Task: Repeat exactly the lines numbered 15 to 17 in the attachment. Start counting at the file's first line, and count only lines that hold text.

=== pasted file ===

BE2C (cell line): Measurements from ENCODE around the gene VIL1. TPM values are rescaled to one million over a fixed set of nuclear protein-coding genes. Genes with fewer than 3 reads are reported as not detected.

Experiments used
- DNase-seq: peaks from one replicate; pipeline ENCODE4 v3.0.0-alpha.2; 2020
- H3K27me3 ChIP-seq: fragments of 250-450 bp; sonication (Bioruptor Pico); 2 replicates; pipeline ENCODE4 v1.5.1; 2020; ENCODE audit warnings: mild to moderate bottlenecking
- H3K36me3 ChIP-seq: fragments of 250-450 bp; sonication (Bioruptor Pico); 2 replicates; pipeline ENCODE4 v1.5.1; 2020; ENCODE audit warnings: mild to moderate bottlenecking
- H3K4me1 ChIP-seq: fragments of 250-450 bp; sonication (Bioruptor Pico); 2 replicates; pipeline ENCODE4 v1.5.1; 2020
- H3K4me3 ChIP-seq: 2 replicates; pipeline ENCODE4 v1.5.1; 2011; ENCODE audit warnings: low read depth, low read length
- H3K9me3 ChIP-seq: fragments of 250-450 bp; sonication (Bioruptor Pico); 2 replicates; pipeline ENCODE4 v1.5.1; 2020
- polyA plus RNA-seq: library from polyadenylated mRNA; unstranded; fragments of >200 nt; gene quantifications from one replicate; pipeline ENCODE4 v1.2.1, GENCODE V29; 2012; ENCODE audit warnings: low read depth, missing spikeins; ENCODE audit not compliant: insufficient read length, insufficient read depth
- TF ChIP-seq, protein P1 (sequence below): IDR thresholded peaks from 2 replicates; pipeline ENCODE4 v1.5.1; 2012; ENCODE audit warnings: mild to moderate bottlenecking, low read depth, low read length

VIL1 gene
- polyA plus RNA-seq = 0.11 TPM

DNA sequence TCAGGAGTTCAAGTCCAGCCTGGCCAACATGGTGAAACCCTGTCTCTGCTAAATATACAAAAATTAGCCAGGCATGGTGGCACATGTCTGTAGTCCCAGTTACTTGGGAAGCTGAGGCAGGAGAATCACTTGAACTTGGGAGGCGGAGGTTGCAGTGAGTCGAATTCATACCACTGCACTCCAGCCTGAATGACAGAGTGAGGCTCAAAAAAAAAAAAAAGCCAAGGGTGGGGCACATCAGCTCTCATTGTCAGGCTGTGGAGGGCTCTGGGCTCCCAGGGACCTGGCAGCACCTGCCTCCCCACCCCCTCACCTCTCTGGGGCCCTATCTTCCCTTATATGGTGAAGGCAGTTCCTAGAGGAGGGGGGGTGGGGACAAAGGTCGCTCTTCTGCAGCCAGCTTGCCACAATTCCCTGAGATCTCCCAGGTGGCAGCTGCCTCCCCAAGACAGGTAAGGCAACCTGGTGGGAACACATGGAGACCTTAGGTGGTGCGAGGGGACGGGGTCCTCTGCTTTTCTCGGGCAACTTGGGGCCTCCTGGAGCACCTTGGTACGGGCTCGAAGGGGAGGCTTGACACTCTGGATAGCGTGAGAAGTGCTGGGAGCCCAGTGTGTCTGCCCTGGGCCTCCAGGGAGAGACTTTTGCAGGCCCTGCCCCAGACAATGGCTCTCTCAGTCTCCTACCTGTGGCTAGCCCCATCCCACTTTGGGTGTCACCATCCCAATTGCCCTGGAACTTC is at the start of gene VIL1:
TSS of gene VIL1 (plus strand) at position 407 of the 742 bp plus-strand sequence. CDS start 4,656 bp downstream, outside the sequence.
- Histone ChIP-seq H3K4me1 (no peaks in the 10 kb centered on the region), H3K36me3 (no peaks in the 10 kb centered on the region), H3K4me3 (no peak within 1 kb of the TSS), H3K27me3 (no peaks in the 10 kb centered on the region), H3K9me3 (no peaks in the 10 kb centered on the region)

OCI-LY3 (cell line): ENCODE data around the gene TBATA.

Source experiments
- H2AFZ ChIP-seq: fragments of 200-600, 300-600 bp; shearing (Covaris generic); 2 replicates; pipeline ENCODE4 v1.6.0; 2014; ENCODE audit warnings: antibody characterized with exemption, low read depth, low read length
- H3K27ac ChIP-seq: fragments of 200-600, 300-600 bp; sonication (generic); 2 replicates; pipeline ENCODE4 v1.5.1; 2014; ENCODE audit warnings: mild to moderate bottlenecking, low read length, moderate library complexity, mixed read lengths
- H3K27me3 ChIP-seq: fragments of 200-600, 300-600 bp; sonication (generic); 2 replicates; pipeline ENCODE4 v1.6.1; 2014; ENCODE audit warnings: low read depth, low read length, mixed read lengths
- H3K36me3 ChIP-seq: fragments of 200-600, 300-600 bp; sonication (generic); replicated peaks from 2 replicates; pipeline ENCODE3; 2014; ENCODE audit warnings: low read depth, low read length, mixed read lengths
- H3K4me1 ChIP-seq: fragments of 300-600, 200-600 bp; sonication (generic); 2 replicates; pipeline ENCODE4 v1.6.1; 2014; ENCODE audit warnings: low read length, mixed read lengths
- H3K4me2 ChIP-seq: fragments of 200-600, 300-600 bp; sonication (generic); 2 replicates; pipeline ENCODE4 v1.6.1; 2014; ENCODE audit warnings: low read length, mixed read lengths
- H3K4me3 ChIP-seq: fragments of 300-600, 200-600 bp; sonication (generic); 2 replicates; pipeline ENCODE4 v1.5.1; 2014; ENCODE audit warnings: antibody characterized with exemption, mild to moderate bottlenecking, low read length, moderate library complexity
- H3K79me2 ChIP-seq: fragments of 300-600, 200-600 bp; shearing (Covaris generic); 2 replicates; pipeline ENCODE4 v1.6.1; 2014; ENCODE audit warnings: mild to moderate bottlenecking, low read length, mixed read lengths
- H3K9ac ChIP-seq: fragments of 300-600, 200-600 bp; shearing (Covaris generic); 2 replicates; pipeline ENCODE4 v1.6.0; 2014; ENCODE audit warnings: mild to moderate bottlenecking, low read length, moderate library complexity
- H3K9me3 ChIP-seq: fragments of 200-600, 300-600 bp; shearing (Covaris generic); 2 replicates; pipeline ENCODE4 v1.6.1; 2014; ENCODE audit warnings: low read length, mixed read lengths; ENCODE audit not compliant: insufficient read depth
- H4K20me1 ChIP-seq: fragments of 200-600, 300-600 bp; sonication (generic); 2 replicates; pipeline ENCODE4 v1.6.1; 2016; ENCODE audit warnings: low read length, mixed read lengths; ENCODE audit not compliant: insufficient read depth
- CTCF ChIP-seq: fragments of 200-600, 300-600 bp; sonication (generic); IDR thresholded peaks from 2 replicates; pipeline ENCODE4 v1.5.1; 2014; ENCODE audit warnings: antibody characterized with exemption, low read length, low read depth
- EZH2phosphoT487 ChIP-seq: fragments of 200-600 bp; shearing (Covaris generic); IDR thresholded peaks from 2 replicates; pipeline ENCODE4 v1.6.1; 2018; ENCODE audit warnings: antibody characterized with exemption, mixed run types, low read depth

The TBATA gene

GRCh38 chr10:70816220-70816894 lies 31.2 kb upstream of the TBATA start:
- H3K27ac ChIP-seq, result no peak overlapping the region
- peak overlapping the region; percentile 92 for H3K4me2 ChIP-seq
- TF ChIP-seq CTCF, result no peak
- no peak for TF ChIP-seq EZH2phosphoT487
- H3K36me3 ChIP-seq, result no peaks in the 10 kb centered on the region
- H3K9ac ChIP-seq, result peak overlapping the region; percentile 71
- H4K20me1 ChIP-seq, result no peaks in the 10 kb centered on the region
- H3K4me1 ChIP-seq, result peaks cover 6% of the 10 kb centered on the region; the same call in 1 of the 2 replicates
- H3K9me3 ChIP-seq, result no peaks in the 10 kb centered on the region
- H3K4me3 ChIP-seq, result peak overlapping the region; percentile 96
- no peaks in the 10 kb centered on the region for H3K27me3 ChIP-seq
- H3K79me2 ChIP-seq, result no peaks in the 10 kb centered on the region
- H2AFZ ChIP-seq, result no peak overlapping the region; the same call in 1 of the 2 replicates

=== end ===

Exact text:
- Histone ChIP-seq H3K4me1 (no peaks in the 10 kb centered on the region), H3K36me3 (no peaks in the 10 kb centered on the region), H3K4me3 (no peak within 1 kb of the TSS), H3K27me3 (no peaks in the 10 kb centered on the region), H3K9me3 (no peaks in the 10 kb centered on the region)

OCI-LY3 (cell line): ENCODE data around the gene TBATA.

Source experiments